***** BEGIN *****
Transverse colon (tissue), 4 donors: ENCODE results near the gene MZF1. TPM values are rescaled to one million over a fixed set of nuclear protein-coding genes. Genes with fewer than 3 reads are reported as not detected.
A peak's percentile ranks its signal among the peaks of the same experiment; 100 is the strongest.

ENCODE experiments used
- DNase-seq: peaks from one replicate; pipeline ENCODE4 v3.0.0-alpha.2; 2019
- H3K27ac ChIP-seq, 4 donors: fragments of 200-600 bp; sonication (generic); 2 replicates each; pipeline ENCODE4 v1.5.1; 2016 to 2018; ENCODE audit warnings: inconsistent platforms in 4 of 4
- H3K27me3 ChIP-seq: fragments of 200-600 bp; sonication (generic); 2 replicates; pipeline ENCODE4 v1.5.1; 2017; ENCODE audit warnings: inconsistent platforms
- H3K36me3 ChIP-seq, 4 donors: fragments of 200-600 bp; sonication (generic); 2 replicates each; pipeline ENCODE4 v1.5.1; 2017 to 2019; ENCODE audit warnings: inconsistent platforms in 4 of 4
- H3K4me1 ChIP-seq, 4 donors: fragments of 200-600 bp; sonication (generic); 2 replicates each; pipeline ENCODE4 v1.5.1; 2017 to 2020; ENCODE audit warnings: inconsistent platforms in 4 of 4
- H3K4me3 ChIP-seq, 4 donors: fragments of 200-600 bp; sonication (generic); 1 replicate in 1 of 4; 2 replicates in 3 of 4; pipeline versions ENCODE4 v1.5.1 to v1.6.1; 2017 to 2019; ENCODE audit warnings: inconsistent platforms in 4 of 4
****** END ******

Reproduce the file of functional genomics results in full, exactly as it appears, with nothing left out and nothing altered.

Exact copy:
Transverse colon (tissue), 4 donors: ENCODE results near the gene MZF1. TPM values are rescaled to one million over a fixed set of nuclear protein-coding genes. Genes with fewer than 3 reads are reported as not detected.
A peak's percentile ranks its signal among the peaks of the same experiment; 100 is the strongest.

ENCODE experiments used
- DNase-seq: peaks from one replicate; pipeline ENCODE4 v3.0.0-alpha.2; 2019
- H3K27ac ChIP-seq, 4 donors: fragments of 200-600 bp; sonication (generic); 2 replicates each; pipeline ENCODE4 v1.5.1; 2016 to 2018; ENCODE audit warnings: inconsistent platforms in 4 of 4
- H3K27me3 ChIP-seq: fragments of 200-600 bp; sonication (generic); 2 replicates; pipeline ENCODE4 v1.5.1; 2017; ENCODE audit warnings: inconsistent platforms
- H3K36me3 ChIP-seq, 4 donors: fragments of 200-600 bp; sonication (generic); 2 replicates each; pipeline ENCODE4 v1.5.1; 2017 to 2019; ENCODE audit warnings: inconsistent platforms in 4 of 4
- H3K4me1 ChIP-seq, 4 donors: fragments of 200-600 bp; sonication (generic); 2 replicates each; pipeline ENCODE4 v1.5.1; 2017 to 2020; ENCODE audit warnings: inconsistent platforms in 4 of 4
- H3K4me3 ChIP-seq, 4 donors: fragments of 200-600 bp; sonication (generic); 1 replicate in 1 of 4; 2 replicates in 3 of 4; pipeline versions ENCODE4 v1.5.1 to v1.6.1; 2017 to 2019; ENCODE audit warnings: inconsistent platforms in 4 of 4